WOUND CARE AND WOUND HEALING IN DIABETES



Wounds are a serious health care issue with a great deal of personal, clinical, and economic implications. They can be agonizingly painful and debilitating. The chronic wounds can undermine function, mobility, and quality of life, especially in the patients with diabetes. Various studies conducted during 2011–2019 in Canada have explored the prevalence of wounds, using administrative data from hospitals, home care, hospital-based continuing care, and long-term care facilities. The studies have evaluated various risk factors associated with wounds, such as diabetes, circulatory disease, and age, and have found diabetes as a major risk factor in wounds development.


Acute wounds are those that heal through the routine processes of inflammation, tissue formation and remodeling, which occur in a timely fashion. Acute wounds occur as a result of surgery or trauma. They move through the stages of healing within the predicted time frame. Acute wounds features include normal inflammatory stage, of short duration, no underlying pathology, unhealed within 6 weeks of formation, usually heals without complication and acute wound fluid supports cell proliferation.


Chronic wounds in particular present unique healing challenges to those with already compromised health such as the patients with diabetes. A chronic wound is the wound that does not heal in an orderly set of stages and in a predictable amount of time the way most wounds do. Wounds that do not heal within three months are often considered chronic. Chronic wounds seem to be detained in one or more of the phases of wound healing. The treatments, medications, interventions, and dressings associated with wounds and wound care also represent a significant financial burden to the health care system. However, it is important to know that many wounds are avoidable with the provision of better health care services and a greater focus upon prevention. An acute wound becomes a chronic wound when it does not follow the correct healing stages, resulting in a lengthened recovery. Chronic wounds such as diabetic and venous ulcers are also caused by a failure of fibroblasts to produce adequate extracellular matrix (ECM) proteins and by keratinocytes to epithelialize the wound.


Wound care is one of the fastest growing areas in health care today. Proficient wound management is an ever-present challenge for professional health care clinicians, especially for the patients of diabetes. Accomplishing comprehensive wound management skills requires continuing education and skills upgrading that diverse, evidence-based information, best practice expertise and collaborative opportunities across health disciplines.


Patients with diabetes have been found much more likely to have compromised wound than patients without the disease. With rapidly growing diabetes rates in present times, the burden of compromised wounds is expected to increase unless steps are taken to manage disease progression. Complications from diabetic foot wounds alone led to significant number of amputations across Canada in 2011–2012. The costs of amputations have been found to be significantly greater than the cost of effective initiatives to prevent amputation. Early detection and treatment can reduce the need for and prevalence of amputations.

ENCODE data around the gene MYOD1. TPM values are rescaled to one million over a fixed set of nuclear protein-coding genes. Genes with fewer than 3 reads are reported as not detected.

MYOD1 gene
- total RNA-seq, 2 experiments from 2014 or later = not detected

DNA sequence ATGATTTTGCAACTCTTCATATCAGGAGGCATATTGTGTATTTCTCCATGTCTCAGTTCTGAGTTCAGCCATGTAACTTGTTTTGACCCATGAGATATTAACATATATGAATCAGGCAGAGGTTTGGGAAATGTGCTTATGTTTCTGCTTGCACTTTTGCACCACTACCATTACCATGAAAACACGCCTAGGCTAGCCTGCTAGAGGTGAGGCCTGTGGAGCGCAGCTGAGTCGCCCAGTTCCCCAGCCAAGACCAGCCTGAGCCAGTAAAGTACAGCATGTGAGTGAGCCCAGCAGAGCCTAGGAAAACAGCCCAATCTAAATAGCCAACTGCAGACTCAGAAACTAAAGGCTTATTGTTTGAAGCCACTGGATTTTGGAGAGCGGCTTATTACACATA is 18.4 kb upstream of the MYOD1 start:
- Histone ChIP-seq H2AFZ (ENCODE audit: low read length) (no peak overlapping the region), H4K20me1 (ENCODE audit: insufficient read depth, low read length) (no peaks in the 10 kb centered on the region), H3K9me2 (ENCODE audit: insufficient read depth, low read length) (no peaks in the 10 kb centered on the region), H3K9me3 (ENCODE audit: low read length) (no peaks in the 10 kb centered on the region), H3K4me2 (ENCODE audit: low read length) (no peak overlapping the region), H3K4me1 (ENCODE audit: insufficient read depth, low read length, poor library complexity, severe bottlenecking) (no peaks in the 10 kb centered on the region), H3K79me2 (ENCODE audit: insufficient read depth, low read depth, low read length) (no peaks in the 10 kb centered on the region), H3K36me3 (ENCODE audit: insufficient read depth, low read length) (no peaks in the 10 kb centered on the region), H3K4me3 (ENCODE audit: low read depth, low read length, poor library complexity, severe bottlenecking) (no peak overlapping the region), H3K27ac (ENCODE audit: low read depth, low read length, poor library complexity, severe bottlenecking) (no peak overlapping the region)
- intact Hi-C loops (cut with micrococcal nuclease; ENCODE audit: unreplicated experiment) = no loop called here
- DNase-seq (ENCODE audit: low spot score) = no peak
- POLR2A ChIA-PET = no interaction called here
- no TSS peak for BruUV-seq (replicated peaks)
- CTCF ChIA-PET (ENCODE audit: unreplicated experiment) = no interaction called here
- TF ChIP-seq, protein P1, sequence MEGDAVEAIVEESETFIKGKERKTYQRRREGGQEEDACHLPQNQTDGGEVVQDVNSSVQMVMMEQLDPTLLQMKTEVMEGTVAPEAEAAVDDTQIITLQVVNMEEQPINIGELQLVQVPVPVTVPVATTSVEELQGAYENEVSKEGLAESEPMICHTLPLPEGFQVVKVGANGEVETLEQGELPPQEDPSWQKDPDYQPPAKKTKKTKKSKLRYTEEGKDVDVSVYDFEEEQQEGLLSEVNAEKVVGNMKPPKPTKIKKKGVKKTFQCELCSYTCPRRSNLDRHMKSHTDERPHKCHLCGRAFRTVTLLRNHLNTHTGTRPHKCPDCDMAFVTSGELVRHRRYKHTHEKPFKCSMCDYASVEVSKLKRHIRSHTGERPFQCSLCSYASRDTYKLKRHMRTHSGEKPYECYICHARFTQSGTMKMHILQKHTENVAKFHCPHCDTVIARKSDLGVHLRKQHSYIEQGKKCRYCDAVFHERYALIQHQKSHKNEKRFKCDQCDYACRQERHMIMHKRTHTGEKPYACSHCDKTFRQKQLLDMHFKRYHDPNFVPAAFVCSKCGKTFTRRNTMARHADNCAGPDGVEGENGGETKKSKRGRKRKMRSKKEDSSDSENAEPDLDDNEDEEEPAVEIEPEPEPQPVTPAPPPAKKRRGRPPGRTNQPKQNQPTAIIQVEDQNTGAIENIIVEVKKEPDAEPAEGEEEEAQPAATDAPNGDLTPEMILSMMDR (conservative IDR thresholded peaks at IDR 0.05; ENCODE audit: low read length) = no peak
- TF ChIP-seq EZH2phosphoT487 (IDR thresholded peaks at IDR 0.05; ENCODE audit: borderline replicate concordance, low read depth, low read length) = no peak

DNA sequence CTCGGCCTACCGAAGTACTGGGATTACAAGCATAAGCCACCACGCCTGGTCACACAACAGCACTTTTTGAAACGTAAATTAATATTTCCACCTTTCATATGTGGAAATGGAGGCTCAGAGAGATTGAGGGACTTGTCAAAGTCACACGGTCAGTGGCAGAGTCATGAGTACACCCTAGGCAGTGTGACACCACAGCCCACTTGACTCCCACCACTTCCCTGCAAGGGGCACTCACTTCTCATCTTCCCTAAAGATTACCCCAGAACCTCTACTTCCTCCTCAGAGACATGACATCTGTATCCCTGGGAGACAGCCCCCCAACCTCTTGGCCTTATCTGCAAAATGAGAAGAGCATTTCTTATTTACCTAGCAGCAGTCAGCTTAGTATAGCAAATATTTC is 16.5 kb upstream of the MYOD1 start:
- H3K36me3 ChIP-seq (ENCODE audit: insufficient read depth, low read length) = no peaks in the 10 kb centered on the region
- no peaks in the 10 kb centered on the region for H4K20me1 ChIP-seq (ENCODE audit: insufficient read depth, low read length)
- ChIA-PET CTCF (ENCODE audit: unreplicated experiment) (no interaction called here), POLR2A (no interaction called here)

Wound care and Healing program- Basic and advanced programs (6/8 hours (1 or 2 days) and 15 to 25 hours (3 to 5 days) - training/certification/workshop at Springfield College is aimed to dispense knowledge of the procedure and skills basic to wound care and combines the latest information and trends in wound care. The program provides students with the essential tools and strategies to confidently address wound care and wound management. It also discusses the diabetic ulcers, diabetic foot and wound care and Canadian guidelines. The main concepts include prevention, assessment, health, infection, and pain management. The program helps prepare you get skills needed for a challenging career in a physician’s office, hospital, or medical clinic.


Wound care and Healing certificate program is also offered with Suture Technique-Skill Enhancement for Health Professionals certificate program.


COURSE HIGHLIGHTS:

Attractive fees

Very convenient and easily accessible location at Brampton

Best knowledge and information with focus on practicable skills in relevant job fields

Small class sizes for personalized attention and best learning experience

Vastly experienced, Industry expert faculties, dedicated to tutor and guide students through course

Emphasis on one-to-one support

Excellent feedback for training and programs from past and present students


For details of the Wound care and Healing program and the best training-


Contact us :

SPRINGFIELD COLLEGE OF HEALTH CARE, MANAGEMENT & TECHNOLOGY

1- Bartley Bull Parkway, Suite #19(2nd Floor)

Brampton, ON L6W 3T7

(Across from Shoppers World Brampton, Above Food Basics Plaza)

Tel: 905-216-1600; 416-456-6689

http://www.springfieldcollege.ca

E-Mail: info@springfieldcollege.ca

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© 2016 SPRINGFIELD COLLEGE OF HEALTHCARE, MANAGEMENT AND TECHNOLOGY.

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